Sep 26 meeting notes

Waldemar Horwat
Mon Sep 26 17:27:57 PDT 2011
My rough notes for today's meeting.

    Waldemar presentation
Allen: There will be substantial changes to section numbering in ES6.
Concerned about too much dependence on section numbers in Test262.  However,
there exist tools to rename Test262 files with new section numbers.

Debate sparked by test262's requirement that defineProperty throw if it
can't create the property -- that's an invariant that even host objects are
not allowed to violate.  We can't test all possible property names and
objects, so the authors of the test have chosen ones which some
implementations are known to violate.  Is this kosher?
Yes -- this is a normative invariant in the spec, even for implementation
Discussion over refactoring of such tests to parametrize them over the
property names known to violate the spec.  This way the tests can include
different implementations' suspicious properties.
Debate over whether errors the test finds should be labeled as DOM errors or
ECMAScript errors.

Test262 Technical Report will be submitted to the December GA.  It must be
approved and sent to ECMA members by October 8th to make it to the December

Discussion about updating the ECMA TC39 web page.

ParallelArray demo.
Currently the implementation is very hacky (i.e. works mainly just for this
demo), but shows great promise.
Discussion:  How do we express arithmetic on number types other than IEEE
double?  This is a different problem from typed arrays in that we want to
actually compute using other types (int8, float32, etc.) rather than just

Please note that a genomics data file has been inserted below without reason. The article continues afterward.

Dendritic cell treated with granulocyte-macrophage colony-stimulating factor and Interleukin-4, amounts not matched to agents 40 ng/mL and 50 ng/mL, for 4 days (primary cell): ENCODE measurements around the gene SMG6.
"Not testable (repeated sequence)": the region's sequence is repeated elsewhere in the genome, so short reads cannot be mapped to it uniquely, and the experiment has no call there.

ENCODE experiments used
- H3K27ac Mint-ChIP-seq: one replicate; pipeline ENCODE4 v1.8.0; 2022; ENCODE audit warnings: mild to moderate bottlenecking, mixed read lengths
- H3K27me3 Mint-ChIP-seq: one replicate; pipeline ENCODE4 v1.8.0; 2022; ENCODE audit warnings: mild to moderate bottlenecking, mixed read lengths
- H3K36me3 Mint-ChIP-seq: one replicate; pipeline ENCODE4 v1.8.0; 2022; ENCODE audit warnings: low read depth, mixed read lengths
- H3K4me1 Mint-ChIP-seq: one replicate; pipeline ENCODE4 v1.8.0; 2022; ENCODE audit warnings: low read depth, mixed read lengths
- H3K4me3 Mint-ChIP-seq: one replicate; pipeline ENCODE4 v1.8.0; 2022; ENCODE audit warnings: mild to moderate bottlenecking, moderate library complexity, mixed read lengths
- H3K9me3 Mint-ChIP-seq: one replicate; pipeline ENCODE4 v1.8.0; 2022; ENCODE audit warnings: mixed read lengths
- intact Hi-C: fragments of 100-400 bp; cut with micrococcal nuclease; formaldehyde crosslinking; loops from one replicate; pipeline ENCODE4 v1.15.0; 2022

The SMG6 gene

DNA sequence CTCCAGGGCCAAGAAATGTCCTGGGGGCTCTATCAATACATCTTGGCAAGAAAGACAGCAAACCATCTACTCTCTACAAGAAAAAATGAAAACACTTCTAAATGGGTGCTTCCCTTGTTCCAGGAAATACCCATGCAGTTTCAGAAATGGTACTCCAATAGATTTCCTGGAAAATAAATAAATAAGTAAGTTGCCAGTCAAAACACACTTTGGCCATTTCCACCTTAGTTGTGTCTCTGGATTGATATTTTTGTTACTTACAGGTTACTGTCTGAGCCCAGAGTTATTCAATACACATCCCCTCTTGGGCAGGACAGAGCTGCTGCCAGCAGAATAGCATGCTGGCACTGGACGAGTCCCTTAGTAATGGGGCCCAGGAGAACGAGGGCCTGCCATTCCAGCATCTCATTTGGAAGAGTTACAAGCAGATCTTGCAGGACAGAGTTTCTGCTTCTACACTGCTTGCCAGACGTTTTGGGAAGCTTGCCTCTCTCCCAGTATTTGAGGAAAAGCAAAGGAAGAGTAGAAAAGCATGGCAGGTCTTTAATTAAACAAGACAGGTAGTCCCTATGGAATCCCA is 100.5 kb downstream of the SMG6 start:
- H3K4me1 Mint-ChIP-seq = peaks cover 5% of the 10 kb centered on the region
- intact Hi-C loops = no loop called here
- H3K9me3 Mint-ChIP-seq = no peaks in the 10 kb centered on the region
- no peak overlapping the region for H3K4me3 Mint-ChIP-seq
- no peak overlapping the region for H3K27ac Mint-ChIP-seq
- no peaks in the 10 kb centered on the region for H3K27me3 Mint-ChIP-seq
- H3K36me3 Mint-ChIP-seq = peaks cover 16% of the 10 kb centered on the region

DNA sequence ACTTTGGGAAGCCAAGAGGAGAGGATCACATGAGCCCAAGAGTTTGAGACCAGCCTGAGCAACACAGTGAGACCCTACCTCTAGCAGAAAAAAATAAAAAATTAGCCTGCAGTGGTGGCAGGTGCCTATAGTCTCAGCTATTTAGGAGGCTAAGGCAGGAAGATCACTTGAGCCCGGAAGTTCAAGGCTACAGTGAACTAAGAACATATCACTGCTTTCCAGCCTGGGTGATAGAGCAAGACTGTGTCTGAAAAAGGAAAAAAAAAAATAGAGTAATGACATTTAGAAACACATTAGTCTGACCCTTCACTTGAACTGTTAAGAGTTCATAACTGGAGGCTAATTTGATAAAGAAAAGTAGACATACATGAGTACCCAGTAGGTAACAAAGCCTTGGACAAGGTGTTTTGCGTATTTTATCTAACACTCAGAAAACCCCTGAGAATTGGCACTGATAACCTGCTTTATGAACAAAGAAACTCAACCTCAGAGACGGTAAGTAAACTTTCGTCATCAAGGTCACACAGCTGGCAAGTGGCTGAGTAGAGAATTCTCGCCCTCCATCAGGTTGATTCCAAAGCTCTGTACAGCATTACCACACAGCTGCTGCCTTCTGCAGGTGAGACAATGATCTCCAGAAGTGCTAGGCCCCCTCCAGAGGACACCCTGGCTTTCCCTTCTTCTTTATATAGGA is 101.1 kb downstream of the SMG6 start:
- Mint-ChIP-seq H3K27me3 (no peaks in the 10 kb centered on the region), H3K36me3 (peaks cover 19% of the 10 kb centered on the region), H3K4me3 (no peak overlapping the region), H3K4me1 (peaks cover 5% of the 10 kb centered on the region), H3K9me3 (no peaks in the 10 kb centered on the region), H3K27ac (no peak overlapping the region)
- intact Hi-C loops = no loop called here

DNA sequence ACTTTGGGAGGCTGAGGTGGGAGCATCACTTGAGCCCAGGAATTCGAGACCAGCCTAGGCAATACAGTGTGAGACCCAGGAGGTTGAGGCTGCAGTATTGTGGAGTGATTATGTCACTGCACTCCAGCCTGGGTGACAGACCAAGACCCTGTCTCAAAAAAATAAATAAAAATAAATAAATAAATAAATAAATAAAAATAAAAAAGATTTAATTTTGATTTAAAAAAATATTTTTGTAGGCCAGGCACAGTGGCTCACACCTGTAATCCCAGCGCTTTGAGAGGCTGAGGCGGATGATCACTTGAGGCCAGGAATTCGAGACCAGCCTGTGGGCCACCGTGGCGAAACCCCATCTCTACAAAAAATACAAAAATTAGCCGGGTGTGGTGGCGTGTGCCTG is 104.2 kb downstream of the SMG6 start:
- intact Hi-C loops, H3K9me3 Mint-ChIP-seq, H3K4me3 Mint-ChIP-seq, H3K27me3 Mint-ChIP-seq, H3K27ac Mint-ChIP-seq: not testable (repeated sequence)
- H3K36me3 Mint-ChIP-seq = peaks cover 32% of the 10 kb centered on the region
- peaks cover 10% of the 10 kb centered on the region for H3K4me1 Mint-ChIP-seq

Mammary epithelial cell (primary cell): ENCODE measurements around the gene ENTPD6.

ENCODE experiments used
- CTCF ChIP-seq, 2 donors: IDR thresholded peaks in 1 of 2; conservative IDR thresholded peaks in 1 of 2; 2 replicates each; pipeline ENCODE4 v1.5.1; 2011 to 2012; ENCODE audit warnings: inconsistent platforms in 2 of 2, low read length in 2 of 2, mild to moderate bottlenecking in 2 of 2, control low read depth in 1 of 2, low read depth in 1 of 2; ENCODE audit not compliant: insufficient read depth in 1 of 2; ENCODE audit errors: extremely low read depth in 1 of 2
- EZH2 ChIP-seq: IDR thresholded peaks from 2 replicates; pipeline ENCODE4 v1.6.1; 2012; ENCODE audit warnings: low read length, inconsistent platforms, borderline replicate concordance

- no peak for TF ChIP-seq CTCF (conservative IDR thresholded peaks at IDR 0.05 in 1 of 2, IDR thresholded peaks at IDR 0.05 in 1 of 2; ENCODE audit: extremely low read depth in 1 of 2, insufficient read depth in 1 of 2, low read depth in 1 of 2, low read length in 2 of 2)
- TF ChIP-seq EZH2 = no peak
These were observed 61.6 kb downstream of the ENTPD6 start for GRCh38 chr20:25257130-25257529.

store using those types and convert to doubles for computation.

Allen's presentation on current state of the spec.
Question: We have an opportunity to make function declarations create
immutable bindings if they occur inside blocks.
Answer: Consensus on making them consistent with function declarations
outside blocks.  Either we'd make all function bindings mutable or all

Discussion about object literal attribute modifiers.  Objections to using :=
for immutable properties (intuition is opposite from that of Pascal).
Disagreement over whether immutable properties should be nonenumerable --
some are the same in every instance, some are immutable but have different
values in different instances.
No consensus on any concise way of marking properties nonenumerable.
DaveH: Prefer to play it conservative and do nothing rather than introduce a
funky new syntax.

Evaluated property names:
Waldemar: Concerned that these look too much like array literals or an array
index expression on an array named "get", which is not a reserved word.
These can produce property name collisions at run time.  What should happen?
A. Rely on DefineProperty semantics, which sometimes allow rebinding of
B. Throw
In choice A we'd then have to allow collisions in literal property names as
well.  Leaning towards choice B.

Method form is not a constructor.  Why?  To be consistent with built-ins.
Hotly debated whether we should be consistent here (and consistent with what
-- with built-ins, with bind, or with standalone functions?) and whether the
extra constructors are useful.

super wiring: If 'super' is nested inside one or more functions inside an
object literal, what does 'super' bind to?
  f:(0, function(){... super ...}),
  g:function(){... super ...},
  h(){... super ...},